Just to understand the topic a little bit better, I would like to know if there is a difference between real-time systems and real-time operating systems.

I know that a real-time system is a system for processes that have to meet deadlines and fulfill real-time requirements. If a deadline isn't met, it can lead to drastic consequences. And a real-time operating system is an operating system that also has to fulfill real-time requirements. The examples I found on the internet are mostly the same and also other details are quite the same.

But are there any major differences, if yes which ones?


1 Answer 1


A system is several things working together. A real time system might include computer hardware and software. Depending on where you draw the line it might include sensors and actuators reaching into the "real" world (sorry for the pun ). The software might include an operating system, or not.

A realtime operating system is a set of software components with the purpose of making it easier for you as a programmer to write the application software of a real time system. Typically the OS helps in handling hardware and dividing the processor among several tasks. It could include tools used to create the system, to find bugs and to measure performance. This is a kind of software reuse, and I tend to think of it as "me beeing a midget, standing on the shoulders of the titans previous to me".

A real time system can loosely be defined by the statement "even if the response is correct, if it is too late it is as bad as if it was wrong". The concept of too late is the major concept in a real time system. This could be on a time scale of pico- or microseconds (sort of difficult with software), milliseconds or seconds (typical realtime areas) or even minutes, hours, days or years (probably not called realtime, but could be).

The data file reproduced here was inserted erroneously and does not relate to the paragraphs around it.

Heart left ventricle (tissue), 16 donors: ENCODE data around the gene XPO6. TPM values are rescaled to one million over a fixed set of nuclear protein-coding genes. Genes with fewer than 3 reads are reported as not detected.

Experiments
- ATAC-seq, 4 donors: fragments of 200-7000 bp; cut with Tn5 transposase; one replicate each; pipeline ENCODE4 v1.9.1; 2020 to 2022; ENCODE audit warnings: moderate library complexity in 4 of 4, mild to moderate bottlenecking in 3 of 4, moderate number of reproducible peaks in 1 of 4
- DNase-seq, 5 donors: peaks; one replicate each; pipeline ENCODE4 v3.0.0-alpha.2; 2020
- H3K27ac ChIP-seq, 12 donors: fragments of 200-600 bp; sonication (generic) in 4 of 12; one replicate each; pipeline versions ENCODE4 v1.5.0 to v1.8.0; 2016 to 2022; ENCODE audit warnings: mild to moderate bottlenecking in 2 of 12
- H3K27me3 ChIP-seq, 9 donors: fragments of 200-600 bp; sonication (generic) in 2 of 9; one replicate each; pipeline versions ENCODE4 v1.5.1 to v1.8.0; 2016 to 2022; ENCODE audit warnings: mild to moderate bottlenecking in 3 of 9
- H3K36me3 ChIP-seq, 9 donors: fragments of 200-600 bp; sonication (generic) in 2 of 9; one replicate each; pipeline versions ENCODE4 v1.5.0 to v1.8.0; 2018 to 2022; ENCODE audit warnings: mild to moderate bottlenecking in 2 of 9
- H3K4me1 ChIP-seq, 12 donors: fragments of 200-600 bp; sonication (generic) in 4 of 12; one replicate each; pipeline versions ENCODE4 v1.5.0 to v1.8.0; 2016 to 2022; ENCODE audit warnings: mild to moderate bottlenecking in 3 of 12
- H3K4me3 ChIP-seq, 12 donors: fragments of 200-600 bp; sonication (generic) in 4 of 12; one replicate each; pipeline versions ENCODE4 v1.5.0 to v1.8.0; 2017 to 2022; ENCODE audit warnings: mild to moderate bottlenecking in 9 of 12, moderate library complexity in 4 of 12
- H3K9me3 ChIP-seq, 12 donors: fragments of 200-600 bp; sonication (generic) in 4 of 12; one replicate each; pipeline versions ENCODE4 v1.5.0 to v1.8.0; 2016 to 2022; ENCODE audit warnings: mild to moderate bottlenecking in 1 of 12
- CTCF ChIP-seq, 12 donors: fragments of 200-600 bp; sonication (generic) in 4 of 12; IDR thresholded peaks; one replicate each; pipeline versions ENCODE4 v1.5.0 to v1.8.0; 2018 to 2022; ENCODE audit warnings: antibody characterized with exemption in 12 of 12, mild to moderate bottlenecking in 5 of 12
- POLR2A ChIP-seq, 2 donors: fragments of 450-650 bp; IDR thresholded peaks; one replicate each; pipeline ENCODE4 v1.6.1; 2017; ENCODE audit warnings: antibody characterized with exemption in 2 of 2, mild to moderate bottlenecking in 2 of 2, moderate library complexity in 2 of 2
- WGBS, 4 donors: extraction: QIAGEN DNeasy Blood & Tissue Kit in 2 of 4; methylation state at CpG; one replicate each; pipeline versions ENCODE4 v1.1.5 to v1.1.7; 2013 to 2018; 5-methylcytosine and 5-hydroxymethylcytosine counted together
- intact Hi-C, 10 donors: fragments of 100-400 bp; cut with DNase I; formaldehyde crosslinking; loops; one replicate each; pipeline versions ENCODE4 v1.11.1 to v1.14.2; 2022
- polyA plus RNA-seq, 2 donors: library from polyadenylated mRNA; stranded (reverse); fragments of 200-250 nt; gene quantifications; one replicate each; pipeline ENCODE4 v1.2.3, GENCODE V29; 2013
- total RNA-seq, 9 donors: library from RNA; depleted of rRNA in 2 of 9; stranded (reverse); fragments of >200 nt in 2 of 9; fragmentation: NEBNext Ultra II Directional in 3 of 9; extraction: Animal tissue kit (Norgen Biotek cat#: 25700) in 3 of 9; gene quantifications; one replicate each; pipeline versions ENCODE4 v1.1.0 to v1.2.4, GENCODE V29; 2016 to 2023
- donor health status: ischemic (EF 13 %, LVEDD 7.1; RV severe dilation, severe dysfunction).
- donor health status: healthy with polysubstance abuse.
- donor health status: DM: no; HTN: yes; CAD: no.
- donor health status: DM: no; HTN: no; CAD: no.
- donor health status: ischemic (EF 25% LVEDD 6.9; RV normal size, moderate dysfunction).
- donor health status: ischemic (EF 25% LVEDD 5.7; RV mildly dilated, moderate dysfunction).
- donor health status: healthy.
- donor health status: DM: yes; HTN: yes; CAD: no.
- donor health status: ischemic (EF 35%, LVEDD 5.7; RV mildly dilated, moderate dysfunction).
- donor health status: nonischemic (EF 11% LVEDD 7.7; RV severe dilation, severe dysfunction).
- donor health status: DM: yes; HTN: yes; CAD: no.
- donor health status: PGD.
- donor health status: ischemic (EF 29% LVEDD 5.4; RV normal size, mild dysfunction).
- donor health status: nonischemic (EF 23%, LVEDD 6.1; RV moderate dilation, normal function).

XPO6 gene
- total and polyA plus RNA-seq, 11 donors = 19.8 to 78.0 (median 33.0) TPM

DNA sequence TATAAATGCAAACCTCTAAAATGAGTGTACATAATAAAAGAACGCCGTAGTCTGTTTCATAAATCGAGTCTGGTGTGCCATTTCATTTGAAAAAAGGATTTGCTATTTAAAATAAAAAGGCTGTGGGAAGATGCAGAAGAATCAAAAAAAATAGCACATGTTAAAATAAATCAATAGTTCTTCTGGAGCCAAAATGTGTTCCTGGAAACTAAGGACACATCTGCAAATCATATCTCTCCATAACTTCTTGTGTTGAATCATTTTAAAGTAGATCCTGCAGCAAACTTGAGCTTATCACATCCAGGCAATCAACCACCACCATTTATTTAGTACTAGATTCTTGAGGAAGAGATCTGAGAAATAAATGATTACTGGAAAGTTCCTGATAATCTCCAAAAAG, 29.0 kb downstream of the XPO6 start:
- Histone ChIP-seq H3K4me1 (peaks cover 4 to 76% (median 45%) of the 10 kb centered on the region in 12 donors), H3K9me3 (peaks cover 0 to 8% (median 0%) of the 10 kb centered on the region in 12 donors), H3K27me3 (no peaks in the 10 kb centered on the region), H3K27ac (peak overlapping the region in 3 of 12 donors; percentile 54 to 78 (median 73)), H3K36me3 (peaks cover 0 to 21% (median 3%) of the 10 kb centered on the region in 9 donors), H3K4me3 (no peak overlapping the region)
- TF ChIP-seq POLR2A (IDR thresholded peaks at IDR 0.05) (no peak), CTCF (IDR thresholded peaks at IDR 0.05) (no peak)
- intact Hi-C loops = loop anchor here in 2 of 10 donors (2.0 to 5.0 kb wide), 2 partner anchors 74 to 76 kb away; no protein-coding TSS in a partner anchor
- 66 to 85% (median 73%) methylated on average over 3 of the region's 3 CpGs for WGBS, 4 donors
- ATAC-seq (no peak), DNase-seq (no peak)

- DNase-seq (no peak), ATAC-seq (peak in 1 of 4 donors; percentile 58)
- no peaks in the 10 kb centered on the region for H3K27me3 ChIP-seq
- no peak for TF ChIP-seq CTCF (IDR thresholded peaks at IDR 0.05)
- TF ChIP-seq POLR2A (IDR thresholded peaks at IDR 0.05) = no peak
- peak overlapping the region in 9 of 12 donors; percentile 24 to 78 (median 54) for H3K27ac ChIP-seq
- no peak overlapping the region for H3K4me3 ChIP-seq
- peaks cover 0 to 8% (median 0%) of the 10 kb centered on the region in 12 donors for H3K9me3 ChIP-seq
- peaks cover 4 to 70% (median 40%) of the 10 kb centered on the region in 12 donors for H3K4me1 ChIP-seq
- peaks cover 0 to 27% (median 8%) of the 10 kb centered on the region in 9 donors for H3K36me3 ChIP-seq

Often a real time system includes some mechanism to handle serious errors. The concept of fail-safe is often used. As example, even if the software stops totally, or part of the hardware becomes unserviceable, some hardware function in the system turns outputs to a safe state and maybe restarts the software. Another exemple might be that cars with computer controlled ignition and fuel injection has a special "limp-home" mode allowing you to do something useable even when some of the sensors are broken. Here the computer might be working, but not all parts of the system.

When human life is at risk, say in space exploration, the fail-safe solution might include running several computers in parallell and turning off suspicious ones using external hardware. The space shuttle is a famous example with several computers running in parallell and special hardware selecting to kick out erraneous ones. In addition there was a special fallback computer, using different hardware and software written by a different team to handle if the main computers would go totally off.


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